Ny-Alesund & Out

      Comments Off on Ny-Alesund & Out

Old Town Ny-Alesund & Puffins: Day 8

Our last two expedition outings:  the first to the research town of Ny-Alesund, once a mining town and more recently since the second half of the 20th century, an international gathering place for Arctic scientists.   It has a store and a post office, walkways and even a very small airport — and beautiful views toward glaciers and mountains.  

Ny-Alesund Landscape with Historic Buildings and Mining Train
The center of Ny-Alesund with new research buildings in background

We enjoy walking around the town on the allowed paths when, as warned about but not really entering our comprehension, some of us are attacked from overhead by diving terns!  We were told to put our hands above our heads to scare the off but they are not deterred.  At one point a tern came and pecked at my glove.  And later while Claudia and I are taking our second walk around the town on a more deserted stretch of land, 2-3 terns begin diving at us and zeroed in on Claudia, who had her hands protecting her head but is not wearing gloves — the result is a sharp peck, breaking skin and drawing blood, on her hand!   Although it is only a small wound, we go to the  on-ship infirmary to get the cut disinfected and bandaged with the doctor warning Claudia to watch to make sure it does not become red and puffy.   However, one of the naturalists told me that it is too cold in this locale for usual bacteria so that the chance of the bird carrying something that would impact Claudia is very small — and this lack of bacteria also means that people don’t easily develop body odor here!

Varya being attacked by a term, photographed by Claudia, who then had the terns attack her

In the afternoon, our final excursions allows us to finally see some Atlantic Puffins, nesting along with a great many terns, along a cliff side.  There were also reindeer grazing on the green hillside although at a far distance and we could hear the squawk of many birds who are bringing fish to their young in their nests. 

My only Puffin photo taken from our Zodiac
Puffin Photo by M. Caine in the Zodiac with us. Good equipment makes a large difference.

As we fly back from Longyearbyen to Oslo tomorrow and this excursion ends, I will say some final words about this expedition.  The Ponant ships are a fleet of high-end luxury vessels which cruise not only Antartica and the Arctic but all around the world.   So what, I wondered, would be the Disney touch to the experience to make it an “Adventure by Disney”?  The answer is the 4 dedicated Adventure Guides trained and employed by Disney who chaperoned us every day to make sure everything went smoothly, provided daily entertainment and humor along the way, and were the strong adhesive to the group experience.   This included our arrival and departure and hotel nights in Oslo and our flights to and from Longyearbyen on a dedicated plane of only our tour members.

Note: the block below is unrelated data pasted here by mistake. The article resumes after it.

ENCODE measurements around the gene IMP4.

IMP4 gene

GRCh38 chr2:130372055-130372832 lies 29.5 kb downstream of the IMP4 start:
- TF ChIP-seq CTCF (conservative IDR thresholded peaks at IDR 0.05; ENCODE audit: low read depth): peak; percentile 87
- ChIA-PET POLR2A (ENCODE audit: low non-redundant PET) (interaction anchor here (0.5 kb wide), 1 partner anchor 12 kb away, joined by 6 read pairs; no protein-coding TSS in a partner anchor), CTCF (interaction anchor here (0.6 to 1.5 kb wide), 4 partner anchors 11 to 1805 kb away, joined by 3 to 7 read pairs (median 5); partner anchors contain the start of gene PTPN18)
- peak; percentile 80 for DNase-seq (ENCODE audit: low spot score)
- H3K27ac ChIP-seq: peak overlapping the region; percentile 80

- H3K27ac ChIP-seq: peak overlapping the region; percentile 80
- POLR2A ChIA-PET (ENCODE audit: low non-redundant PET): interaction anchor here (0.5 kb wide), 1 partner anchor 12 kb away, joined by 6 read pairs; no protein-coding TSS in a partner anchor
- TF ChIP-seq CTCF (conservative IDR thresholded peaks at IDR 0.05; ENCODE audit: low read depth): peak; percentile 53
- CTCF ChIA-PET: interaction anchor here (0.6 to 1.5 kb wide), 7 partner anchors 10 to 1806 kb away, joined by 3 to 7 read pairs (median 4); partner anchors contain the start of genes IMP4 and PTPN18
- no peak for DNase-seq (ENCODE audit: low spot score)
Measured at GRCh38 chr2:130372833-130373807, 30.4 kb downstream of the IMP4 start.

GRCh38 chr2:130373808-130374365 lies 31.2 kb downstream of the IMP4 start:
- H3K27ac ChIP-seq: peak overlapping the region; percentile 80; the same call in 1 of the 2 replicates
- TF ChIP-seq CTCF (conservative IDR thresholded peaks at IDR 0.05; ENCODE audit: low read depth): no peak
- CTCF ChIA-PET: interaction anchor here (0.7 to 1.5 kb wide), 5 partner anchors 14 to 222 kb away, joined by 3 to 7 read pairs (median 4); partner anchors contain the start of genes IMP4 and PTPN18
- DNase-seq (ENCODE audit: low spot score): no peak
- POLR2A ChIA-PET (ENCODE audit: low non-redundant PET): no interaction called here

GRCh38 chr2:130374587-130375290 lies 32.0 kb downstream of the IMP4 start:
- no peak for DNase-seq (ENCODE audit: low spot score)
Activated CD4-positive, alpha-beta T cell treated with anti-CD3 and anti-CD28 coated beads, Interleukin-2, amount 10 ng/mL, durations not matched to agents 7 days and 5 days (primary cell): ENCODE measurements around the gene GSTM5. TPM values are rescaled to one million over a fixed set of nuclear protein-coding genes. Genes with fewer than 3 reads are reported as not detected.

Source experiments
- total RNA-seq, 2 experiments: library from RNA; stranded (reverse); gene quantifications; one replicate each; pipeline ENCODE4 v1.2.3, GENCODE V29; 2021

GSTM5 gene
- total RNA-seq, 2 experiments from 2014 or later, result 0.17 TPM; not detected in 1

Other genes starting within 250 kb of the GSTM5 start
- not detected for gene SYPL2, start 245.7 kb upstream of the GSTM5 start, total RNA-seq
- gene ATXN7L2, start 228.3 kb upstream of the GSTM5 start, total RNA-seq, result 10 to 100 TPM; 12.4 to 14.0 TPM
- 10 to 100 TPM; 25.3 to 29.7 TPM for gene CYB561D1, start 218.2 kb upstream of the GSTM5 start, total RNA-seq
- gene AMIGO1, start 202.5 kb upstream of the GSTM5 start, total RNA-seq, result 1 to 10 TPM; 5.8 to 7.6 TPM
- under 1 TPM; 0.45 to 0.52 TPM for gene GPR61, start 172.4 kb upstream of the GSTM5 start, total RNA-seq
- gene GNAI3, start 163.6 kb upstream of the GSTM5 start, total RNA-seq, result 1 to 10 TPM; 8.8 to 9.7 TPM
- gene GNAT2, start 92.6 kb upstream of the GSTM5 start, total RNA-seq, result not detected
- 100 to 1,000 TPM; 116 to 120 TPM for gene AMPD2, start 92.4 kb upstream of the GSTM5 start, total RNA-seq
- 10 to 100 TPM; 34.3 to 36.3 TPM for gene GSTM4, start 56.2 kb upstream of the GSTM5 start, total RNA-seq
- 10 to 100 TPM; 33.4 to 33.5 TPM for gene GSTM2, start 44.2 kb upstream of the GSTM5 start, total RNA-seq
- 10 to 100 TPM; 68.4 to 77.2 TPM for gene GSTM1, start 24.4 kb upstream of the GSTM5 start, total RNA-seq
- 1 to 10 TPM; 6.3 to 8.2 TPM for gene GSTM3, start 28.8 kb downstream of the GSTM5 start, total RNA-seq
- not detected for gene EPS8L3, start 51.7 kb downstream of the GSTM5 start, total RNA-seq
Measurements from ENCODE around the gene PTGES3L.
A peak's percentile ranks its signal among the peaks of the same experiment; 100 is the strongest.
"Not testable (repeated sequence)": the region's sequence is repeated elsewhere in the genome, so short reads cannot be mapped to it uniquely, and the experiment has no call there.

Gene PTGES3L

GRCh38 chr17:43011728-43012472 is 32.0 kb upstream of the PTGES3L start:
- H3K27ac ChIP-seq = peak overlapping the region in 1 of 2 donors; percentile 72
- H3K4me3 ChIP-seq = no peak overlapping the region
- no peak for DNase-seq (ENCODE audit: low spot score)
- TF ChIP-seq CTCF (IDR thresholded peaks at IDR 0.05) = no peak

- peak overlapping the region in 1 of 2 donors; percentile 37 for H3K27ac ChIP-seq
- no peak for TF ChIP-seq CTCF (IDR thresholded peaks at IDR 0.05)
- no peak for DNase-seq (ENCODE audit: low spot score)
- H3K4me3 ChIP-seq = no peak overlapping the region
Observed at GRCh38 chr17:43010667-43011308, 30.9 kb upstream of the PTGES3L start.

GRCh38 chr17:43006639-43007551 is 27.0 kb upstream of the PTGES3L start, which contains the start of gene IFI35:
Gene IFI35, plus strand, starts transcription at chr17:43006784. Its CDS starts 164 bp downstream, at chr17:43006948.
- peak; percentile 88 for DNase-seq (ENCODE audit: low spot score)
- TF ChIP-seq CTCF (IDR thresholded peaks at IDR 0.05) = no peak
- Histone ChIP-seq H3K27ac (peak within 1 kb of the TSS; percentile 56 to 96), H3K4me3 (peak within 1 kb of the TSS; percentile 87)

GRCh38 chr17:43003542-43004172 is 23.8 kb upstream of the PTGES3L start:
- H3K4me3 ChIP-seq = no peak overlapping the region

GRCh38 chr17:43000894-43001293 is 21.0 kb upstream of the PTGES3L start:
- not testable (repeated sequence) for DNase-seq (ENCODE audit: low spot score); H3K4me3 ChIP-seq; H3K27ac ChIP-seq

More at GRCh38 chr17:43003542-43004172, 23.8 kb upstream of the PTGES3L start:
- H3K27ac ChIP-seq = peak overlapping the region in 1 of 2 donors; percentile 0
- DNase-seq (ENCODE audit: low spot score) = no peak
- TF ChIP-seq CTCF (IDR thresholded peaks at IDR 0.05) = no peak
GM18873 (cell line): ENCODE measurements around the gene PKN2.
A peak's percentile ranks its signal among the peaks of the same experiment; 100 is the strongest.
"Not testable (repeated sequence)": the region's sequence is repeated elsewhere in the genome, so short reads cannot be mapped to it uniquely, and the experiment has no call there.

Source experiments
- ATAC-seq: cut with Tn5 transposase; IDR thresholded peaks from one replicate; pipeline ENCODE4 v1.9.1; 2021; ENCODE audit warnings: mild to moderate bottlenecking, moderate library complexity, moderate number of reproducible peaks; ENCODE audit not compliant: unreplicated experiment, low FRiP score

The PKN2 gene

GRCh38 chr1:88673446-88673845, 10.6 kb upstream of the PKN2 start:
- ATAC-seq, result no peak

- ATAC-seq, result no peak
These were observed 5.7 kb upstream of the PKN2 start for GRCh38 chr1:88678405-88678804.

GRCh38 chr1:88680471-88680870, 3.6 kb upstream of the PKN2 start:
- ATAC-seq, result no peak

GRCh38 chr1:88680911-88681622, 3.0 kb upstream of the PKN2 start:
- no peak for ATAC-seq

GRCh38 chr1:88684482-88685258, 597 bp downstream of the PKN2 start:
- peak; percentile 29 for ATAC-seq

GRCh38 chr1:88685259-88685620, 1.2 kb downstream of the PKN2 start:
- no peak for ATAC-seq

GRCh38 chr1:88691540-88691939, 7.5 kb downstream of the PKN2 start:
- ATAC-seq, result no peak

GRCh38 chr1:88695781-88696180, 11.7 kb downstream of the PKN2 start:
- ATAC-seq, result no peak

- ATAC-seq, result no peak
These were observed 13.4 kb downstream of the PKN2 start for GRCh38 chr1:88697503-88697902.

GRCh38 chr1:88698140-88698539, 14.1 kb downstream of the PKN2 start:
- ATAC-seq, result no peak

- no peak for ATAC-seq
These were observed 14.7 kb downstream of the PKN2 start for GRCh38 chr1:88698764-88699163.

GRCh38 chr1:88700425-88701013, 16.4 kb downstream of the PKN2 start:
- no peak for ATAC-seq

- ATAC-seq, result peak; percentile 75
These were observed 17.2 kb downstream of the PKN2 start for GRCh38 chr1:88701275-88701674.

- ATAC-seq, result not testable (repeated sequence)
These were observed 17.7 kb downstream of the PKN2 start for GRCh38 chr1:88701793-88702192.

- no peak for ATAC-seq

In addition to these Adventure Guides, the 14 naturalists on board the ship were a very important component as they acted as both the Zodiac drivers, lecturers on various aspects of the Arctic North, and purveyors of information about the flora and fauna around us while we were out on the sea and land.  

At the end of the cruise, the whole ship staff stood up on stage and were introduced to us — who numbered in total more than the 118 guests.   There were 18 chefs in the kitchen preparing a large array of food.  Meals were served in your choice of either a beautifully appointed sit-down restaurant with menus on the second deck or a well-laid out buffet on the 6th deck, both basically providing the same food in different formats.  The waiters were mostly Philippine or Indonesian with managers all French.  As this cruise is almost entirely Americans, we asked about the percentage of French on the standard Ponant cruises and were told they were often about 75% French.  This may explain the expectation of high quality food.

One evenings appetizer

Back to Oslo: Day 9

I ended this tour on my own the last day in Oslo with a trip to the really wonderful large New National Museum near the harbor which opened about 2 years ago.  It gave me a feeling I sometimes get in great museums and art exhibitions — that I am experiencing something really important and worthwhile, some coalescing of disparate parts of the whole that is life.  The exhibit was chronological and through its native art described the history of Norway ending in many galleries of very contemporary art, as wild and creative as anywhere, and leaving one with the question that was specifically raised in one of the gallery rooms, What is Art?

Norway National Theater in Oslo decorated for Gay Pride Day

So ends my exploration into Arctic Norway, 10 days of wonder at the natural world in the cold North of our Earth.

Varya and Claudia celebrating our last Zodiac ride on this expedition cruise